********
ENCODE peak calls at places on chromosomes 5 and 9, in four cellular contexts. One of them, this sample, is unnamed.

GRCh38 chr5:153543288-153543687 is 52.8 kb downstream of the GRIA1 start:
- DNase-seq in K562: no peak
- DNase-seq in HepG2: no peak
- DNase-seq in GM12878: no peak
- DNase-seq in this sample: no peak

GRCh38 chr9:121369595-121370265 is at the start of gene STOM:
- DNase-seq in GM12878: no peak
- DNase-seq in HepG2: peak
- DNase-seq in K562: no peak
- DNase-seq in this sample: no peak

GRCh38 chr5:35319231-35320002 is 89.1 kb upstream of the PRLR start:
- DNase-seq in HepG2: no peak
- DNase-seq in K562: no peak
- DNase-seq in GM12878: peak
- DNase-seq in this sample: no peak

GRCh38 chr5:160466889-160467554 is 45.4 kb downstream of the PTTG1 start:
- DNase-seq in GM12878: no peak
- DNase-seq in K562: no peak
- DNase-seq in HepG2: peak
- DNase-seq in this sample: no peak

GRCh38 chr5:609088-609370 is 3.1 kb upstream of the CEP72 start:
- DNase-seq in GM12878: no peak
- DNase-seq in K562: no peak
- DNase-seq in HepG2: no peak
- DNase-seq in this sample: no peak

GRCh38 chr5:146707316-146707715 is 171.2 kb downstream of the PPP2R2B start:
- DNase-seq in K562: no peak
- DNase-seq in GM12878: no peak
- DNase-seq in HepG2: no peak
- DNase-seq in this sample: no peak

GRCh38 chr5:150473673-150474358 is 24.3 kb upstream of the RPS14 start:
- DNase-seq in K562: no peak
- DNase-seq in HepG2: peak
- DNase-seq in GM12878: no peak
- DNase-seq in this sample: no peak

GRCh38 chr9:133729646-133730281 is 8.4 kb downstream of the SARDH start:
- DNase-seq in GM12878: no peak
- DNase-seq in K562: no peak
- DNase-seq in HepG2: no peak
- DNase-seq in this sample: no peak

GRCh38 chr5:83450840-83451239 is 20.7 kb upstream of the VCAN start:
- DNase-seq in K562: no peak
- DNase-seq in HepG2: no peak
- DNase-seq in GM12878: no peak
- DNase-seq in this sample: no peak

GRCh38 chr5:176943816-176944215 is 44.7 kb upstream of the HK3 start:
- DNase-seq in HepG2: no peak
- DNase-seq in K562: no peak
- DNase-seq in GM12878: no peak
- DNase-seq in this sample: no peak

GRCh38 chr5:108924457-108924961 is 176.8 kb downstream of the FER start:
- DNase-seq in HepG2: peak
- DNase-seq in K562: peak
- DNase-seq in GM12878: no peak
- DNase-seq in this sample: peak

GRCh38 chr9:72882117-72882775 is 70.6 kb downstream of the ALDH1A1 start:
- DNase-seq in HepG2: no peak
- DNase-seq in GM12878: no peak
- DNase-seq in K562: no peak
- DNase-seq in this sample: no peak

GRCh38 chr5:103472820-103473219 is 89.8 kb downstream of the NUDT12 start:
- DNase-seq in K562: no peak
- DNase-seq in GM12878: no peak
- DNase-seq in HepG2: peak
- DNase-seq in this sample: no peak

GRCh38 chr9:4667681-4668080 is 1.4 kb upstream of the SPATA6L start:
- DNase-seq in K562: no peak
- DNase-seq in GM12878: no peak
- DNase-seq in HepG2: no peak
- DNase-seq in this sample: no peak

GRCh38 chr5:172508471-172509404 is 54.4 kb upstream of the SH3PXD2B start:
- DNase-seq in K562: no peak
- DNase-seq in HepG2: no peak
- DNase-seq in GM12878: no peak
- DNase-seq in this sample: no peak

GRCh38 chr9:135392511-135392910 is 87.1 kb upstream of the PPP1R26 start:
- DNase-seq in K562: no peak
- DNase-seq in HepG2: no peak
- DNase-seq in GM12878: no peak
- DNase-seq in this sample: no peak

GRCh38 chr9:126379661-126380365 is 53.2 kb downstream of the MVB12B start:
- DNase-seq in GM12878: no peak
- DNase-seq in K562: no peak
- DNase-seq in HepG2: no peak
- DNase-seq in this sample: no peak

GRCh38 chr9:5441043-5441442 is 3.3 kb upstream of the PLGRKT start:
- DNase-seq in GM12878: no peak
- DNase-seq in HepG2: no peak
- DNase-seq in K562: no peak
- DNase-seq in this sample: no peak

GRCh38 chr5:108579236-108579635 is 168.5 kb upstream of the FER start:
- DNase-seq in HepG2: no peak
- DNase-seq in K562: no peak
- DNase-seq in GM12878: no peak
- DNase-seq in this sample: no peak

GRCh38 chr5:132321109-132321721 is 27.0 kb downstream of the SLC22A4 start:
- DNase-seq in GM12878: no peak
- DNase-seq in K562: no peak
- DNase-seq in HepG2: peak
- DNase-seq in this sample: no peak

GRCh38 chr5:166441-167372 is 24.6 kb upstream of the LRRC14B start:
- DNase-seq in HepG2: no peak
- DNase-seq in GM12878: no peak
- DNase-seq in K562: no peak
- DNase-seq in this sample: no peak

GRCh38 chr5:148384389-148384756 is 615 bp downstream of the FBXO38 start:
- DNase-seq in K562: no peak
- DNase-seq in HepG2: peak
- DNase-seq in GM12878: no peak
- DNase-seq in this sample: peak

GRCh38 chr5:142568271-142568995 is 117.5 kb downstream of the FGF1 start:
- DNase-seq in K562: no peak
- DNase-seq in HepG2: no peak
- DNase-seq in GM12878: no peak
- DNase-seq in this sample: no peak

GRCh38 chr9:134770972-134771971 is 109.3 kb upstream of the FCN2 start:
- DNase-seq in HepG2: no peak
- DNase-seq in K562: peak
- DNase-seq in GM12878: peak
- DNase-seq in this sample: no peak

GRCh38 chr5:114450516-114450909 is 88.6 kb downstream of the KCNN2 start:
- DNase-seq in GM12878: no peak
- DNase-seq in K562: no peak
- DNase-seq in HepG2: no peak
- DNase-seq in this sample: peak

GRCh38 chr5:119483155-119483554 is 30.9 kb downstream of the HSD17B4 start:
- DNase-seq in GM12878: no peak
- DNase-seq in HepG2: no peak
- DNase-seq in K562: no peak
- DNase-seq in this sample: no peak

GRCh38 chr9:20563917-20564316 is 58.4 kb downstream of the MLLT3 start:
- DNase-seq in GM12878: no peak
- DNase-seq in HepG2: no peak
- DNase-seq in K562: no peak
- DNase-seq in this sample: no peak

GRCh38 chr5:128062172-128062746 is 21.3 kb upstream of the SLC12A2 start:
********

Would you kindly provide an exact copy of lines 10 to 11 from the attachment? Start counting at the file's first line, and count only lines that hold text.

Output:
- DNase-seq in K562: no peak
- DNase-seq in this sample: no peak